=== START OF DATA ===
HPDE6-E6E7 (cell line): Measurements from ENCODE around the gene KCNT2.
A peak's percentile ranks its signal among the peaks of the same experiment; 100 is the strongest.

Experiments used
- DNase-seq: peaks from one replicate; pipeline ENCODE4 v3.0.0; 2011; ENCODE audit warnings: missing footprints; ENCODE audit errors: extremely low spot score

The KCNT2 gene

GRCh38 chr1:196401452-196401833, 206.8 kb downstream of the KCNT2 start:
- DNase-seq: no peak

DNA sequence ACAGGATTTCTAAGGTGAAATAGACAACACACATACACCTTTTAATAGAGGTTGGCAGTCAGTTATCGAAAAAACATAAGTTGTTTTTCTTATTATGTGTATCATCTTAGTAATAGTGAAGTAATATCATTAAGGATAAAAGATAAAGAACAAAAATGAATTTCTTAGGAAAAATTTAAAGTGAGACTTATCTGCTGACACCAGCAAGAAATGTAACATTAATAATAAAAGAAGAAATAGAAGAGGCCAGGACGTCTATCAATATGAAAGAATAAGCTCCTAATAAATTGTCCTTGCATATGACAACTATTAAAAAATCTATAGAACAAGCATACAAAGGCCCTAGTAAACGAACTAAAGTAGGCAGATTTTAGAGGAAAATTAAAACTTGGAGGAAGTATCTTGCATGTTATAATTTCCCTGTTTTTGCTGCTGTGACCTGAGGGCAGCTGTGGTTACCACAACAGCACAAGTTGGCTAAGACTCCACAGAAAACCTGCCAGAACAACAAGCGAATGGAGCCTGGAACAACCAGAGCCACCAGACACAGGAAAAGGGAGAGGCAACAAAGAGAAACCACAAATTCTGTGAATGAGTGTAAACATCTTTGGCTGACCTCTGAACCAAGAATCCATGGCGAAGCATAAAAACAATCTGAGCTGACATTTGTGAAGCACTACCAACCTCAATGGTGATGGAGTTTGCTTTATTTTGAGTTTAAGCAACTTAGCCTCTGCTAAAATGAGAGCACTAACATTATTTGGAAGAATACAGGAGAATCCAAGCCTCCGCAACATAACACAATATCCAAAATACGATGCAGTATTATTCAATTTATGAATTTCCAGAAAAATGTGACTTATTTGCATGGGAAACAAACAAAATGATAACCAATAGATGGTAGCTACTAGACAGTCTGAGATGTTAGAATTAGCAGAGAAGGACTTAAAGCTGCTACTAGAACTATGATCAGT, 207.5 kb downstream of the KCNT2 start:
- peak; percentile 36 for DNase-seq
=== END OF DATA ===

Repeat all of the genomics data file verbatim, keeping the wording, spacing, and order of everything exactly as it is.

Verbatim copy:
HPDE6-E6E7 (cell line): Measurements from ENCODE around the gene KCNT2.
A peak's percentile ranks its signal among the peaks of the same experiment; 100 is the strongest.

Experiments used
- DNase-seq: peaks from one replicate; pipeline ENCODE4 v3.0.0; 2011; ENCODE audit warnings: missing footprints; ENCODE audit errors: extremely low spot score

The KCNT2 gene

GRCh38 chr1:196401452-196401833, 206.8 kb downstream of the KCNT2 start:
- DNase-seq: no peak

DNA sequence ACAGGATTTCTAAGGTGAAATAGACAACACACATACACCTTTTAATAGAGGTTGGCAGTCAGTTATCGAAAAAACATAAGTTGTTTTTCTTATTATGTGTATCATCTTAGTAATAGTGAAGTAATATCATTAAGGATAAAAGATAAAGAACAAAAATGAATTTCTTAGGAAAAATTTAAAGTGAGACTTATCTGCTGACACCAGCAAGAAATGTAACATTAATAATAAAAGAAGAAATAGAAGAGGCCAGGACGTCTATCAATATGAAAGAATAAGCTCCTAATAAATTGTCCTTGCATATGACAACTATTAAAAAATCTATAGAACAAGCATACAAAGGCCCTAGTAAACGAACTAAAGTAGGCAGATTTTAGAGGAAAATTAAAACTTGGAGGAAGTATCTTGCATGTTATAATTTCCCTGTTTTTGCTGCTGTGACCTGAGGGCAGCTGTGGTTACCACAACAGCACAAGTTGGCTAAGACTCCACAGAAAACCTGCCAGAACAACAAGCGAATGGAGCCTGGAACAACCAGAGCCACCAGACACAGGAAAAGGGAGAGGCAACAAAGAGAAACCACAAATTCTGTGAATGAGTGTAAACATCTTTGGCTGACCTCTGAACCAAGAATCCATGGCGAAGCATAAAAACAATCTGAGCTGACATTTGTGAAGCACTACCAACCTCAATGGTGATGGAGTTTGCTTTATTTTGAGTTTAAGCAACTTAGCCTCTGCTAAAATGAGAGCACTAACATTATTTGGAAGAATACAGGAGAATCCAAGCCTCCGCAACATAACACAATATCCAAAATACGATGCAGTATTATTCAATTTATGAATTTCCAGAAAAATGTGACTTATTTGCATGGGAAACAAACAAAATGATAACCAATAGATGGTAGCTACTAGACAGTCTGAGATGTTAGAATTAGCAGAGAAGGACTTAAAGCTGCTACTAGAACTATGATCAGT, 207.5 kb downstream of the KCNT2 start:
- peak; percentile 36 for DNase-seq